"What's this? Why don't I own this? Why don't I own this?"
A controversial but critically acclaimed 2007 film starring Daniel Day-Lewis, for which he won the Academy Award for Best Actor. Written, directed, and co-produced by Paul Thomas Anderson, There Will Be Blood was nominated for seven other Academy Awards including Best Picture. It also won Best Cinematography for Robert Elswit. Loosely based on the first half of the novel Oil! by Upton Sinclair.The story takes place in the late 19th century and early 20th, during the Southern California oil boom. It centers on Daniel Plainview, an oilman who travels the state buying people's land to drill. He is accompanied by his young adopted son and "business partner", H.W. One day he gets a tip from a young man named Paul about undiscovered oil fields on his family's land in Little Boston. As he buys up land in the town and starts drilling, tension builds between Daniel and Paul's twin brother Eli, a young charismatic evangelist who runs the local Church of the Third Revelation.Despite much difficulty during the drilling, including H.W.'s injury and resulting deafness; Daniel's humiliating baptism at the hands of Eli; and the long process of building an oil pipeline to avoid shipping costs (which is more dramatic — and traumatic — than it sounds), Daniel pulls it off and makes a fortune. But by the end of the movie, it is clear that his morality has completely eroded, and has been dissolving throughout the film.It is a complex and even confusing movie. Many left the theater asking themselves, "What was that about?" Unlike most Hollywood films, it eschews conventional plotting in order to focus almost entirely on exploring a character. One might say that in this case, the character is the plot.Which is not to suggest that not much happens. Plenty happens. And there IS blood. (But very, very little.)
All There Is to Know About "The Crying Game": Daniel drains the oil from under the entire area without Eli's knowledge, then mockingly reveals it to him (years after the fact, when Eli finally caves and tries to sell him the properties he doesn't already own) by likening it to drinking a milkshake with a giant straw. Though that speech is the only thing about the film that many people know, it's actually a big revelation that comes out in the very last scene.
Aluminum Christmas Trees: Milkshakes aren't a random, unexpected example of Anachronism Stew: Milkshakes (at least whiskey and whiskey cream-based ones) have been around by that name since the early-to-mid 1880s, and are appropriate for a metaphor by an alcoholic oil baron.
PTA also based that line off of an actual quote from U.S. Senator Albert Fall during an oil-related Congressional hearing in the 1920s; it amused Anderson that a term such as "milkshake" would be used as an analogy in a senator's testimony.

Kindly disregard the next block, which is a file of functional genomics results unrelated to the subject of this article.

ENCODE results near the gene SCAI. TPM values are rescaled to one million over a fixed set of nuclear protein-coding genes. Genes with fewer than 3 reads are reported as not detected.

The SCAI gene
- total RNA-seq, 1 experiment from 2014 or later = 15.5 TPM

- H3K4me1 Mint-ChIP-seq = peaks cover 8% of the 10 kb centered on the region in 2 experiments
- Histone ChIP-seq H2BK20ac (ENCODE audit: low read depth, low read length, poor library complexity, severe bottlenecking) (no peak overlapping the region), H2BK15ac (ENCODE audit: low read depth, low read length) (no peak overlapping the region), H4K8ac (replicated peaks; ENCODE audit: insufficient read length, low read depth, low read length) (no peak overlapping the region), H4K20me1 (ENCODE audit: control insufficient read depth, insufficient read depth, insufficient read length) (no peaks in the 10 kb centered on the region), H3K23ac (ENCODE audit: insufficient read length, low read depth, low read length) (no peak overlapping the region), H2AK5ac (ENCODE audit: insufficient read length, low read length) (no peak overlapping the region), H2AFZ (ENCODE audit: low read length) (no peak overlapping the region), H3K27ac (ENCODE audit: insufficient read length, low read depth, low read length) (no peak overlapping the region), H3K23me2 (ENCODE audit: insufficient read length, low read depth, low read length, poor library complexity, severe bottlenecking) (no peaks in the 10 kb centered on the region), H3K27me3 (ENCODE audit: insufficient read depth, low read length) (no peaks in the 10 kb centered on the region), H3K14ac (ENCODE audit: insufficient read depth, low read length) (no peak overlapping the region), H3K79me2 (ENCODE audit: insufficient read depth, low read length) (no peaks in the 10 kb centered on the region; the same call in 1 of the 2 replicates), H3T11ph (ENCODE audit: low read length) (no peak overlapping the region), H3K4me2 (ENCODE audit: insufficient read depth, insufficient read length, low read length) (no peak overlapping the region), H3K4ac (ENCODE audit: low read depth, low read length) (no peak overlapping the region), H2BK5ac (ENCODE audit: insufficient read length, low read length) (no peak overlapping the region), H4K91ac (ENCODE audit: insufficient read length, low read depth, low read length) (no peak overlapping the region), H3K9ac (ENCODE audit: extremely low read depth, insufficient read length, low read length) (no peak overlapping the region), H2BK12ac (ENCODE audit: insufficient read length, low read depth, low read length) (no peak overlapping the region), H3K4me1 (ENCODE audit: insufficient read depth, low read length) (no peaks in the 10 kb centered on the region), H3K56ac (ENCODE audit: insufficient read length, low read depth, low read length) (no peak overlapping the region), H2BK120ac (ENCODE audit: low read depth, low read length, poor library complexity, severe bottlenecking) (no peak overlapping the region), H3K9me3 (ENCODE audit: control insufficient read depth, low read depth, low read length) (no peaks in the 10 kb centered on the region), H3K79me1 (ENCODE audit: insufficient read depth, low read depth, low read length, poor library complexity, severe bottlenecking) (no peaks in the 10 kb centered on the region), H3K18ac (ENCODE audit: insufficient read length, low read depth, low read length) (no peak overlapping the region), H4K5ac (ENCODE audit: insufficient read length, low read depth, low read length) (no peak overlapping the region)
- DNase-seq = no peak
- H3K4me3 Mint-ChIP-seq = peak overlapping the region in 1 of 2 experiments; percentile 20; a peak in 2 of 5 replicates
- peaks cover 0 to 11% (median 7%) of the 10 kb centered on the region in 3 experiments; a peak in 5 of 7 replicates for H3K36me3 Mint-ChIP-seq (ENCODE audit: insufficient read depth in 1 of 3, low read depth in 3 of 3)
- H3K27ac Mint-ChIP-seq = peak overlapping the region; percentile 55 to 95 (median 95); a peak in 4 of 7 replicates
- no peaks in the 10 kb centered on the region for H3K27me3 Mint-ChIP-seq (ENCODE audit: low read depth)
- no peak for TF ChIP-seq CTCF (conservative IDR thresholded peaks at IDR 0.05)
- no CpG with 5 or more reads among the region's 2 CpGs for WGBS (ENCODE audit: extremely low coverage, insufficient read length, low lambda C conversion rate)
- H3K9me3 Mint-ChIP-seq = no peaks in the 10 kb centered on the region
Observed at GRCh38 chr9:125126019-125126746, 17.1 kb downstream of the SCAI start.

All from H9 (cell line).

Ambiguously Gay: The effeminate Eli Sunday, who at the end praises Bandy's grandson's physical beauty, then breaks down crying about having sinned in ways he'd never thought existed. He may just have been crying about having lost all his money in bad investments.
Arc Words: Played with; Daniel Plainview's name as an interrogative apostrophe serves the role of Arc Words, but the characters use different variations rather than always the same form ("Mister Plainview?", "Daniel Plainview?", "Daniel?", "Mister Daniel?"…)
Conversation Casualty: Daniel Plainview wakes up the man who claims to be his brother, and forces him at gunpoint to say who he really is. During the man's confession, Daniel puts away the gun. When the man is done explaining himself, however, Daniel unexpectedly draws the gun again and kills him.
Dead Person Impersonation: Daniel's half-brother, Henry, who shows up all of a sudden later turns out to be an impostor. He knew Daniel's real half-brother, who died of tuberculosis, and took his identity so he could get work with Daniel.
Deliberate Values Dissonance: When Mr. Plainview buys the Sunday Family land, the women are dismissed from talking business. Surprisingly, Mr. Plainview is actually less dissonant than the rest of the community.
Denied Parody: While the film is about the dual corrupting powers of capitalism (specifically oil-related capitalism) and self-centered religion, Paul Thomas Anderson maintains that it had nothing to do with the presidency of George W. Bush.
Enemy Eats Your Lunch: Discussed. Daniel Plainview famously uses the analogy of using a long straw to drink someone else's milkshake as an analogy for how he rendered his bitter rival's land worthless by drilling all the oil out of it from his own property.